Nyumba ntobhu is a traditional form of non-sexual same-sex union among Kuria women, especially of the Mara Region of Tanzania. The tradition allows older widowed women without male descendants to marry younger women known as mokamööna (daughters-in-law) who do have or will potentially have a son. That way, the son will inherit the older woman’s land and other wealth and ensure that her lineage does not fade away. She would also find someone to take care of her. Some also practice it to escape from abusive marriages and Gender-Based Violence(GBV).
As in other traditional marriages, a nyumba ntobhu marriage is secured through the payment of a bride price, usually in the form of cattle. It is the older woman who pays the bride price to the family of the younger woman.
The two women do everything a married couple would except having sex, thus distinguishing it from lesbianism. They live together, share a bed as a couple and bear children in their union.
Women married under nyumba ntobhu usually hire a man to bear children and pay him when the younger woman falls pregnant. The hired man has to agree with both women that he will not demand paternal rights to any children born out of the agreement.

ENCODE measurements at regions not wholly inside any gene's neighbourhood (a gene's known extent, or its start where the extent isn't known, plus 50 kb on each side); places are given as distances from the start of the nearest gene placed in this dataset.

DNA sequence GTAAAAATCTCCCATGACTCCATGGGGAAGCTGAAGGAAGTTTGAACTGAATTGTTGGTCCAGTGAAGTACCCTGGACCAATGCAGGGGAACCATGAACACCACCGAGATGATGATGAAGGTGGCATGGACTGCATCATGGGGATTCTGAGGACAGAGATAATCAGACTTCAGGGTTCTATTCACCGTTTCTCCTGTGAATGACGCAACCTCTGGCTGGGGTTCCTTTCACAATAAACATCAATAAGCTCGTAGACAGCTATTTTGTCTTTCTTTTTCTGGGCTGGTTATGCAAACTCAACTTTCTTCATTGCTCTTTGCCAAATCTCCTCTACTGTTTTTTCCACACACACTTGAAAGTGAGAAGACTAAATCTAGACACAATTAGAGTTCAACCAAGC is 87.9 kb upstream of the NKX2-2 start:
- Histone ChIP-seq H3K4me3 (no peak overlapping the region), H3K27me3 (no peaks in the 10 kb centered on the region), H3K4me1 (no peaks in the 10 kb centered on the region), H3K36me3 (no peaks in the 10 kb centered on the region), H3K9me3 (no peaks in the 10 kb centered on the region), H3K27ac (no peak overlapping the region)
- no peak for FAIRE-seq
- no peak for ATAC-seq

The older woman becomes the guardian of the children, and they usually take up her surname. The man who impregnates the younger woman is usually paid with food or a goat. There are, however, rare cases where a man may return to claim a child, but this is always prevented by choosing a man who is not known in the village or who is known to be irresponsible.
It is interesting to note that in some cases, nyumba ntobhu can be a polygamous marriage. The older woman will marry two younger women, who will both bear her children.
In as much as the practice is common in Tanzania with nyumba ntobhu couples making up to about 10% to 15% of households, it is important to note that the marriages are only recognized in tribal law and not Tanzanian law.
However, nyumba ntobhu has been termed as an imperfect solution to the issues that Kuria women face, as the root problem of women not being able to own land and depend on men economically remains.
It has been criticized it replicates some of the abuses women are subject to when they marry men. The younger woman who marries her fellow woman does not have any rights to inherit property, making her useless later.
Sikira, A. N. (2012). "Women to women marriages (nyumba ntobhu): Violence among infertile women in Mara region, Tanzania". Tanzania Journal of Development Studies. 12.